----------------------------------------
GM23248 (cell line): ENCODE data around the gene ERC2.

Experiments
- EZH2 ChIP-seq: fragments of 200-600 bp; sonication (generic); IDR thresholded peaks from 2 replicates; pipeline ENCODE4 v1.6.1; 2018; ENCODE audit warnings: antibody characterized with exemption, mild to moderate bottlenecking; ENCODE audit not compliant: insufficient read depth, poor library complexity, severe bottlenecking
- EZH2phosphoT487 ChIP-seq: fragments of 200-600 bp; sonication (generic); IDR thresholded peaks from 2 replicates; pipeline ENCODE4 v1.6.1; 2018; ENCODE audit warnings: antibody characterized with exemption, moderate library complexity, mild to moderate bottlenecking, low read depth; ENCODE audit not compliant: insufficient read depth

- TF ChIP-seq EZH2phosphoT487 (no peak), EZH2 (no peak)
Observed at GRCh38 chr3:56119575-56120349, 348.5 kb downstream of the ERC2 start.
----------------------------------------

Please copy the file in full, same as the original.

GM23248 (cell line): ENCODE data around the gene ERC2.

Experiments
- EZH2 ChIP-seq: fragments of 200-600 bp; sonication (generic); IDR thresholded peaks from 2 replicates; pipeline ENCODE4 v1.6.1; 2018; ENCODE audit warnings: antibody characterized with exemption, mild to moderate bottlenecking; ENCODE audit not compliant: insufficient read depth, poor library complexity, severe bottlenecking
- EZH2phosphoT487 ChIP-seq: fragments of 200-600 bp; sonication (generic); IDR thresholded peaks from 2 replicates; pipeline ENCODE4 v1.6.1; 2018; ENCODE audit warnings: antibody characterized with exemption, moderate library complexity, mild to moderate bottlenecking, low read depth; ENCODE audit not compliant: insufficient read depth

- TF ChIP-seq EZH2phosphoT487 (no peak), EZH2 (no peak)
Observed at GRCh38 chr3:56119575-56120349, 348.5 kb downstream of the ERC2 start.